Now, while nostalgia is fun and feeling like a 13 year old again is great, the game at its core is a tribute to the overall series. Therefore, it is mainly a rehash of everything that’s already happened. So, there just aren’t as many new scenes that many Kingdom Hearts fans would yearn for. In fact, it isn’t until towards the end of the game that Melody of Memory starts to include anything new. However, what is shown is a pretty awesome tease at where the series is headed, but that doesn’t happen until the game’s twilight.

So really the game has three payoffs. One is the nostalgic factor of walking down memory lane and re-experiencing the highlights of the story. Two are the new scenes that are few but pack a wallop of excitement. Finally, the third is the overwhelmingly beautiful music that shines in this rhythmic action game.

Music is the Real Hero of the Game

The absolute best part of Kingdom Hearts: Melody of Memory is the soundtrack spanning across 17 years that have been an intrical part of making the Kingdom Hearts series iconic. Series composer Yoko Shimomura is the biggest benefactor in this rhythmic action game. By including more than 140 of her songs (I.e. Dearly Beloved, Destiny Islands) and those licensed by Disney (I.e. Let it Go, Under the Sea), her music plays the hero more so than the likes of Sora, Donald, and Goofy.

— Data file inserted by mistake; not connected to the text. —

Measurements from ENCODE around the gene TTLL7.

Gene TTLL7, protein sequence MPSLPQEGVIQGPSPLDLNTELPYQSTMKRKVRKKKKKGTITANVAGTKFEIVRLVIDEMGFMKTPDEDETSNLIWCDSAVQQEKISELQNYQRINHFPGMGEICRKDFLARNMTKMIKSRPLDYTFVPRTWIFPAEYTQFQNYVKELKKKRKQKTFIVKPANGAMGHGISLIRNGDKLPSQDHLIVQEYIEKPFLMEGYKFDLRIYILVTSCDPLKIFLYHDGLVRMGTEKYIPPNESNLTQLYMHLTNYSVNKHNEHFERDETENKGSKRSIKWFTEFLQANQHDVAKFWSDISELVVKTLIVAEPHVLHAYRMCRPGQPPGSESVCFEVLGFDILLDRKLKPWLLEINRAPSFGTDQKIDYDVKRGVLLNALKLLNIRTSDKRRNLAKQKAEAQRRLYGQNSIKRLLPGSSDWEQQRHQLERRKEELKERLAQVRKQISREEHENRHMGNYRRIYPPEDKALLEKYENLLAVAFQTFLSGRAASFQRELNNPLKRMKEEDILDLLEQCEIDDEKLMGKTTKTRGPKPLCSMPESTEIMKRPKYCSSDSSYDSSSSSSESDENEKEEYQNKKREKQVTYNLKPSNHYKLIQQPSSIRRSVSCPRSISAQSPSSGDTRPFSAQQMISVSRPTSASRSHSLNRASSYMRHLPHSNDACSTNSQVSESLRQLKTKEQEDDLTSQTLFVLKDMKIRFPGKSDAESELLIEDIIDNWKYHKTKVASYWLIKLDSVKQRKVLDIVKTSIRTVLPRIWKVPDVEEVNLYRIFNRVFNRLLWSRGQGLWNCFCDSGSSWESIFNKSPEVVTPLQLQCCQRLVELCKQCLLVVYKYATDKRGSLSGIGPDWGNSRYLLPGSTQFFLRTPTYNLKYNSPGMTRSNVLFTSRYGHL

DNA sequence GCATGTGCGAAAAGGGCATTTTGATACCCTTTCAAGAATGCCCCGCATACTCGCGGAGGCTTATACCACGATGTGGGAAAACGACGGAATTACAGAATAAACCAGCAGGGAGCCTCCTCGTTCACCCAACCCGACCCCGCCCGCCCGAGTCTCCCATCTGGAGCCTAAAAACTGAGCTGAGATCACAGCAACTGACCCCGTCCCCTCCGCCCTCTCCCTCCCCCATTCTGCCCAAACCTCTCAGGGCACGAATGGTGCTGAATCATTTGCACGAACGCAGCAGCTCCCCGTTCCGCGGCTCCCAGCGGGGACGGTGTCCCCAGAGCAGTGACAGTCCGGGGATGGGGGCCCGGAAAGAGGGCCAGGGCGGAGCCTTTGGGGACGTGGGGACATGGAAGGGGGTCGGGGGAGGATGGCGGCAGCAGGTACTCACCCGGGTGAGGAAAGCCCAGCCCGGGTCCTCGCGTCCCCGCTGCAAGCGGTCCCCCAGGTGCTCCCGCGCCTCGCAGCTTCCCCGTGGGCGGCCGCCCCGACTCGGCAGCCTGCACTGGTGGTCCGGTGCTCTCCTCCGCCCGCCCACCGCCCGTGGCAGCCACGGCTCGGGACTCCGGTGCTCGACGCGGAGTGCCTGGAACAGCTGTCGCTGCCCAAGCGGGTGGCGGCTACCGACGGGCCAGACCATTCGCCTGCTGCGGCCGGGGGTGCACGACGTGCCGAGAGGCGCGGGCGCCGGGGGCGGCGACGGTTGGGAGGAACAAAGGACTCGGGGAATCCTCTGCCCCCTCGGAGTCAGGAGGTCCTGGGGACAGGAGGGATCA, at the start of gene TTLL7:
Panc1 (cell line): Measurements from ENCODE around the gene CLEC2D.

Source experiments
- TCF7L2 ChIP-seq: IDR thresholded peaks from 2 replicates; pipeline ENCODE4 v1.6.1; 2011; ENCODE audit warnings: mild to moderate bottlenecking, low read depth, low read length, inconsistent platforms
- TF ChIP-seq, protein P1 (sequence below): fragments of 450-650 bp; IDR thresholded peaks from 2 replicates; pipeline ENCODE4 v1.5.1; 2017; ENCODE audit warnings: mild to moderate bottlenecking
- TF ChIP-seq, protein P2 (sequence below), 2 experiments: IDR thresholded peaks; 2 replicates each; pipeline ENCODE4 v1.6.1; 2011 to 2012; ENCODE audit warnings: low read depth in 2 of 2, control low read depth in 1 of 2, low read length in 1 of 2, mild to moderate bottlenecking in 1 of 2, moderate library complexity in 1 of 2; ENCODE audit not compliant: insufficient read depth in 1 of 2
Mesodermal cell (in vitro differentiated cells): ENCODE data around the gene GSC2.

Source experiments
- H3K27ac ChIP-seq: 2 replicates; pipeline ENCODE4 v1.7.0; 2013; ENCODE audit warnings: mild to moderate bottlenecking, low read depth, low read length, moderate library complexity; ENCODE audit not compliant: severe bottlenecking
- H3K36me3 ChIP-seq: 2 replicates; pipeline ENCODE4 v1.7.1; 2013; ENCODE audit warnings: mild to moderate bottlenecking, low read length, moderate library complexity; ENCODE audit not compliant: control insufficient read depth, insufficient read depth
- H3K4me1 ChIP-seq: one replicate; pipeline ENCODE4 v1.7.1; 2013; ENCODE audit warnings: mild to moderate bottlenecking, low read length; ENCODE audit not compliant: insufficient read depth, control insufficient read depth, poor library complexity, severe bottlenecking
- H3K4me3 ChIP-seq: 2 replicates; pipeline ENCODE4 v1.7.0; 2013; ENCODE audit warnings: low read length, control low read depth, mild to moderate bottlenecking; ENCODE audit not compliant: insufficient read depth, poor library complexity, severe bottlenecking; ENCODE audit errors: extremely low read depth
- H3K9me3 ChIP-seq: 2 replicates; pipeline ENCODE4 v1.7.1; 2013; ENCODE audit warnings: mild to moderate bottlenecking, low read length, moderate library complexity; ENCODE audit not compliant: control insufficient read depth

Every world you visit features a brand new song from the Kingdom Hearts series to tap your toe to and take you back to the franchise we hold dear. I found myself playing world multiple times just in an attempt to listen to songs over and over again. However, I realized shortly after that was all unnecessary, as songs unlock once you complete them and are available on the game’s music player.

As a whole rhythmic action games are all about the music. So going in, it’s usually a bit of a given that the music would play the star. However, I don’t think I was prepared for the nostalgia and the music to move me like it did 18 years ago. But, when I jumped into that first world, I was moved so much I was grinning like an idiot and I couldn’t stop grinning with every level that came after.